Saturday, 30 August 2014

June & July - The Upton Warren roundup

June & July 2014
With the grip of the summer doldrums in place, birding took a far more relaxing approach, and with that came a fair bit of local general wildlife watching, navigating across from our avian delights, to our inverts, and to our plantlife, and I rather enjoyed it.

Upton Warren I look as one of the most productive, and educational sites in Worcester, and what better to do during the quiet summer months than keep track of the breeding birds, and enthuse about them to locals and semi-interested day visitors!

The major news from this summer at Upton Warren has been the successful hatching, and subsequent raising of a massive 10 Shoveler chicks, the first time the species has bred at Upton Warren since 1947. A truly remarkable occurrence, and hopefully this years bumper success will promote breeding in future years.

It is still even possible to see these local superstars (which made local newspapers, radio shows and possibly even the local TV news) as I write this in the dying days of August. They may even stay around for the rest of the winter now?

As always, the first returning waders of the year are making an appearance, and Green Sandpipers were typically on time, with some spanking adults dropping in for extended stays on the flashes, often showing superbly from the hide. In the two 'J' months, I had a peak count of 10, but this increased further in August which will be covered in an upcoming post.

For the 3rd year running a ringed Common Sandpiper made an appearance for a few days, showing how site faithful some species can be, particularly waders!

And the first few Common Snipe started to appear in the channels adjacent to the hide at the flashes, typically showing well out in the open as migrant birds often do.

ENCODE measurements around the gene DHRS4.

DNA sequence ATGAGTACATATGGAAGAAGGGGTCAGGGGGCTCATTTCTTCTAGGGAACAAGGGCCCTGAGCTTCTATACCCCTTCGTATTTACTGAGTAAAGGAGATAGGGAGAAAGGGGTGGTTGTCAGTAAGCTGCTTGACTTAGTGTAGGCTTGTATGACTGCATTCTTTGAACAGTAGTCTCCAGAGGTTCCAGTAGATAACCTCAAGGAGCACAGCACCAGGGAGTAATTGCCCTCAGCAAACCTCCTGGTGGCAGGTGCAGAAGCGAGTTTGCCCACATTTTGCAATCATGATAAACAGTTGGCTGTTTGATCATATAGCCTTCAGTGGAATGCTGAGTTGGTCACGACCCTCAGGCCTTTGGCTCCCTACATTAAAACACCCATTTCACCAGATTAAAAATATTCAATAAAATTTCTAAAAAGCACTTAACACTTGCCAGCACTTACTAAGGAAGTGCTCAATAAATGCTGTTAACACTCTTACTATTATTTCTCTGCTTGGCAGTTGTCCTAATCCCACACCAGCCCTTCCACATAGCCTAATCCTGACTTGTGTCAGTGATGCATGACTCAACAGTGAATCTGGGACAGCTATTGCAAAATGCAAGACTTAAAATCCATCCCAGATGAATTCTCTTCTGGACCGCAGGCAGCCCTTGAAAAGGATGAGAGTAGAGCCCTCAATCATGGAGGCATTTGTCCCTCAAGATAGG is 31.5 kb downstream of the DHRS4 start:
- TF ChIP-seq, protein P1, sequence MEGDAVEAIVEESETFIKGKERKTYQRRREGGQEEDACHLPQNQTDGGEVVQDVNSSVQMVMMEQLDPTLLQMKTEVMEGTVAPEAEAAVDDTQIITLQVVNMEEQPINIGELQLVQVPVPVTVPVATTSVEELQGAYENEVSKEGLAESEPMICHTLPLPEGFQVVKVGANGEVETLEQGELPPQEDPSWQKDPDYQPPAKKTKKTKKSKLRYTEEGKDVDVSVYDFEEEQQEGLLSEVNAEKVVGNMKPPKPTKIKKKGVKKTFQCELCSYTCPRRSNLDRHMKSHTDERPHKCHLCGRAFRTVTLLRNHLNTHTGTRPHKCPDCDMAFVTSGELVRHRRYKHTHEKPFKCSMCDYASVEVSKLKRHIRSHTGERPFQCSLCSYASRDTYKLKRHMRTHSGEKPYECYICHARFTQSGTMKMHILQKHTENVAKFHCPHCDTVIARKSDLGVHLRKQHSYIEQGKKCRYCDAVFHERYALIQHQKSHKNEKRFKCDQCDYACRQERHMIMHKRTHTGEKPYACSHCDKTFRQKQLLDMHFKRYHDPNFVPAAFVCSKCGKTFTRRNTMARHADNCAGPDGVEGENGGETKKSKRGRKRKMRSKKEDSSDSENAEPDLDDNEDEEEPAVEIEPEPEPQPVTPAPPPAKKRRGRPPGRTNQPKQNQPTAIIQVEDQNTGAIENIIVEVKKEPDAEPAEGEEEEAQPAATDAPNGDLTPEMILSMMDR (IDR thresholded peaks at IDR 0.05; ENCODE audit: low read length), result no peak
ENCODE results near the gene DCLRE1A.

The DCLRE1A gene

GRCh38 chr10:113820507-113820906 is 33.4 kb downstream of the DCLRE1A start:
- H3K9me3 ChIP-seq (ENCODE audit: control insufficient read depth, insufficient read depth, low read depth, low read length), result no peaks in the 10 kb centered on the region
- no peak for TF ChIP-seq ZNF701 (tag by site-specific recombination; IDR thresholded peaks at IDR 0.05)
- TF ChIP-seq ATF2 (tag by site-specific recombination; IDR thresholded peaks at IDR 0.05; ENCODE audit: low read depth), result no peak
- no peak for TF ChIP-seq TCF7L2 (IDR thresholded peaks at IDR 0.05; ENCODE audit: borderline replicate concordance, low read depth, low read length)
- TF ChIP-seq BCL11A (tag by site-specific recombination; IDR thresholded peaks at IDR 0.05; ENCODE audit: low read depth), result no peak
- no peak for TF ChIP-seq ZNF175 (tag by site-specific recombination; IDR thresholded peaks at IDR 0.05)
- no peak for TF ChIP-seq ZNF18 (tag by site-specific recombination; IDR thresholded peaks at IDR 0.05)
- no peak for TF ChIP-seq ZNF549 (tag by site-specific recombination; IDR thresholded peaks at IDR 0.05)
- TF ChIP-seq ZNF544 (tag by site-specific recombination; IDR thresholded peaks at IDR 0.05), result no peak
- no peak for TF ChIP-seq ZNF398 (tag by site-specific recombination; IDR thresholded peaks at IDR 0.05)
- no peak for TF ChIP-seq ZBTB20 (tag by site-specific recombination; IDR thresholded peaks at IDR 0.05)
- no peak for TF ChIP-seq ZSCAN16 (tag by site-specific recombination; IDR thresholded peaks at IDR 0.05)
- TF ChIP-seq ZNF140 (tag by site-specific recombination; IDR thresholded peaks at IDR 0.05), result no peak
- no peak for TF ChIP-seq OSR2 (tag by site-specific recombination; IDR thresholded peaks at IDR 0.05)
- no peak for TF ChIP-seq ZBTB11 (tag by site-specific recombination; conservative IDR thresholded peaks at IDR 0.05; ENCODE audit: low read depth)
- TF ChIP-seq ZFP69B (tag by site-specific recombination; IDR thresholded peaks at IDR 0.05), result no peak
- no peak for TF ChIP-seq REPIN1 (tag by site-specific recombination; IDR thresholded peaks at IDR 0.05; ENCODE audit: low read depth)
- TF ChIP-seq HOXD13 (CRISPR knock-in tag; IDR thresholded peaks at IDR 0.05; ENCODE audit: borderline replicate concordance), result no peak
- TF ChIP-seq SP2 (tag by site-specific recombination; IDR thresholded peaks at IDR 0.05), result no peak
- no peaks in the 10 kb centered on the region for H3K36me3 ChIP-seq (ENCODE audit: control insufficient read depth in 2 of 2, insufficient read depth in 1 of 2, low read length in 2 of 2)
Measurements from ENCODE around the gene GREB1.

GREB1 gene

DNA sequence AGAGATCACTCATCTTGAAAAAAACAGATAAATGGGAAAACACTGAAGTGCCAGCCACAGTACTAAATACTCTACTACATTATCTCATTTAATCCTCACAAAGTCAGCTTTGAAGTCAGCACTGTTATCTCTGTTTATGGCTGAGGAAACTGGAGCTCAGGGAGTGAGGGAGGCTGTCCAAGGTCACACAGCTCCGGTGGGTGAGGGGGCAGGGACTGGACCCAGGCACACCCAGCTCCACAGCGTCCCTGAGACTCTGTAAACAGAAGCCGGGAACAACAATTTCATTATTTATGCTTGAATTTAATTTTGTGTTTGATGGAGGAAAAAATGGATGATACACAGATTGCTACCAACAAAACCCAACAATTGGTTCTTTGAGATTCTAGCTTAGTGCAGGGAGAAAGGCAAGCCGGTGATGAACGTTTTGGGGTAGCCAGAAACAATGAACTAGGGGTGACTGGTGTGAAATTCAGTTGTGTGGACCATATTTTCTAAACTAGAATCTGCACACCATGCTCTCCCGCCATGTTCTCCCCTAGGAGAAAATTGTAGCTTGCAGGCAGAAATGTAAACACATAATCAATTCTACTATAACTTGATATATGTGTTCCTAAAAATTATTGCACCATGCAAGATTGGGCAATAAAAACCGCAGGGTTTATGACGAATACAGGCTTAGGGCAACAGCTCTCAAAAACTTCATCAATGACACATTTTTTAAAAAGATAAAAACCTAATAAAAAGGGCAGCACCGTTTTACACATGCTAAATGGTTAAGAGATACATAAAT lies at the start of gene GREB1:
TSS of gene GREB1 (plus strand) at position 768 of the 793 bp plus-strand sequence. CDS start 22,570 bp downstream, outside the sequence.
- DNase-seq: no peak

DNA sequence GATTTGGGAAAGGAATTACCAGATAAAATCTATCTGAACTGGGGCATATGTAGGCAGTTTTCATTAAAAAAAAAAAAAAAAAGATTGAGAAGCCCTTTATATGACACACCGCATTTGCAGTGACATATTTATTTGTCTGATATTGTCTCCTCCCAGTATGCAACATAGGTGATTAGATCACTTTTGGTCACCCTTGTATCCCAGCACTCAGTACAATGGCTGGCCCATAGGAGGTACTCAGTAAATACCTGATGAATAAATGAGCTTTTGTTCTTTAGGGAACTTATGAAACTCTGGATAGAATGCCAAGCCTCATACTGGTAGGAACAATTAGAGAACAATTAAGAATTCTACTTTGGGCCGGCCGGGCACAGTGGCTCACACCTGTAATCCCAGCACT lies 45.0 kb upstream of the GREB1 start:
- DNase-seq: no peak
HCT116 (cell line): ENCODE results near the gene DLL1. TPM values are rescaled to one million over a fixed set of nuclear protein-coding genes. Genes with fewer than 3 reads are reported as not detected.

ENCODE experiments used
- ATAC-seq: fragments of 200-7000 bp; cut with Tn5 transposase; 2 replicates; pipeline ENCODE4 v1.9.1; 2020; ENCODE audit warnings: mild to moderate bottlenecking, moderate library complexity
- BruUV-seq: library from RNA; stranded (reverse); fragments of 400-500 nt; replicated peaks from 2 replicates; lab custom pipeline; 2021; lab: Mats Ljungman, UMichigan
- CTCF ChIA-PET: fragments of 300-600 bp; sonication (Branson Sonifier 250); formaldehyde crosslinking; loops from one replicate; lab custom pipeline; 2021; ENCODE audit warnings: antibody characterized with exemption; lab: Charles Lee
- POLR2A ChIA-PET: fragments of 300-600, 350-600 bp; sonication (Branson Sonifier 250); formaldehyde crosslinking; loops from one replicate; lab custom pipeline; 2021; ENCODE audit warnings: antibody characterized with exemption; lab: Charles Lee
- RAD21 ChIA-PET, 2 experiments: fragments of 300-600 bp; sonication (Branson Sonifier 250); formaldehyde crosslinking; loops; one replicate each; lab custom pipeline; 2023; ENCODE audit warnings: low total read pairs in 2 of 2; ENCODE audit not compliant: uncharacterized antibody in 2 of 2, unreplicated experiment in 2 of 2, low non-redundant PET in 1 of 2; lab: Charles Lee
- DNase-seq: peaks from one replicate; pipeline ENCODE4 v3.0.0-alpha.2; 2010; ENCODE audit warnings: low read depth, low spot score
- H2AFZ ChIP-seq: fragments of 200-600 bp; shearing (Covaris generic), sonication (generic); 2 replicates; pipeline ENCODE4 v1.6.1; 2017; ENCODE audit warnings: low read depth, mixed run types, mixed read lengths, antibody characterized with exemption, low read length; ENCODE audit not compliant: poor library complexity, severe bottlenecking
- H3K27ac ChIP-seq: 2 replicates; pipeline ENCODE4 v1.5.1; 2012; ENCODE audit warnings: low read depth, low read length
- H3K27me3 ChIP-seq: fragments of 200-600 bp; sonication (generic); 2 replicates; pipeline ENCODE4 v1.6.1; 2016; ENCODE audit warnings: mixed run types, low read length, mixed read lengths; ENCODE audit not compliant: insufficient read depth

A juvenile Ringed Plover dropped into the flashes in front of me one evening, which proved incredibly productive!

It could often be see within the same scope view as a number of Little Ringed Plover, but sadly all of these were raised elsewhere, with all the earlier chicks having been predated.

Wader wise my personal counts peaked at, Avocets- 45, Little Ringed Plovers-8 and Common Sands- 5 and up to 21 Curlew. Oystercatcher raised 4 chicks and Lapwing were also present, but Lapwing being quite scarce and hard to come by, but occasional counts of up to 30 were seen as the autumn flock built up.

Gulls have been high on the agenda, and there has been an almost continual presence of Mediterranean Gulls throughout the summer as a few 1st summer birds have been loitering around with the Black-headed Gulls. The Little Gull remained for some time also, but had disappeared by mid July.

Towards the end of July, I was lucky enough to locate the first juvenile 'Med' Gull of the year in the flashes roost, on the same evening as the Ringed Plover. The roost also held 2 2nd summer Common Gulls that night, so I certainly was kept entertained. 

Away from birds, it was a very poor year for Orchids around the site, with only 2/3 Bee Orchids flowering, and around 30c Common Spotted. Pyramidal was unfortunately not see this year, but it is quite normal for Orchids to flower in some years and not the next.
My undoubted butterfly highlight were 2 White-letter Hairstreaks that were present when I looked adjacent a small colony of them. A recent colonist to the reserve and a pleasure to see.

Tuesday, 26 August 2014

An Eagle and Stilts!


What has this spring been like! Hot, muggy, you'd think you were in the Mediterranean, and I'm sure the birds did too!

With the appearance of a mobile but long staying Short-toed Eagle, multiple breeding pairs of Black-winged Stilt and now we hear of successfully fledged Bee-Eaters, it has been a summer to remember, whether you take that as a good or a bad thing.